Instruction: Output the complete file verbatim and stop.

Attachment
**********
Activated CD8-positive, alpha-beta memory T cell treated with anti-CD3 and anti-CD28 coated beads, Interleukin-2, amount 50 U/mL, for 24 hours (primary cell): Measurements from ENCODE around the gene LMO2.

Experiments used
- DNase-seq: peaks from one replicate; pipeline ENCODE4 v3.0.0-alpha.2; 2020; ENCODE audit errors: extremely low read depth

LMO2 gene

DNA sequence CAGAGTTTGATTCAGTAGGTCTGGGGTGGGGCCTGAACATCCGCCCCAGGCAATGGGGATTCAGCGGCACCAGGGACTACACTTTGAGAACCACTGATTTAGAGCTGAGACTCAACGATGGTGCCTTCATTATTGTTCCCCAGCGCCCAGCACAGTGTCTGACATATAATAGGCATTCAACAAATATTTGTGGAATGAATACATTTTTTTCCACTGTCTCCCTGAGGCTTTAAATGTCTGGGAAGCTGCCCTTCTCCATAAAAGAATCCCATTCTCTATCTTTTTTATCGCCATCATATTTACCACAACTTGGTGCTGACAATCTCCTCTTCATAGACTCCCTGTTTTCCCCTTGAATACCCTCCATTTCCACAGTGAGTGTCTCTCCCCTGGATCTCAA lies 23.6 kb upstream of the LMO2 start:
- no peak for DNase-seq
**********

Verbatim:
Activated CD8-positive, alpha-beta memory T cell treated with anti-CD3 and anti-CD28 coated beads, Interleukin-2, amount 50 U/mL, for 24 hours (primary cell): Measurements from ENCODE around the gene LMO2.

Experiments used
- DNase-seq: peaks from one replicate; pipeline ENCODE4 v3.0.0-alpha.2; 2020; ENCODE audit errors: extremely low read depth

LMO2 gene

DNA sequence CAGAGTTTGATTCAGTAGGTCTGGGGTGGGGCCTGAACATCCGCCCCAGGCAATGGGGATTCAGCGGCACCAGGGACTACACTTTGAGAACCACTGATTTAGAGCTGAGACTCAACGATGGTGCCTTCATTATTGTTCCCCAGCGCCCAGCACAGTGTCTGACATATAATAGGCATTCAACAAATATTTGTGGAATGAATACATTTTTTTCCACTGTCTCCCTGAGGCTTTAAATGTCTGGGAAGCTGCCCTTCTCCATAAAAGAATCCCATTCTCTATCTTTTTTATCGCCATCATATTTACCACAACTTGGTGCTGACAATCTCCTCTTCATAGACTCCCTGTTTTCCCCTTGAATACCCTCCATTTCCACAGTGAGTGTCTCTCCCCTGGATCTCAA lies 23.6 kb upstream of the LMO2 start:
- no peak for DNase-seq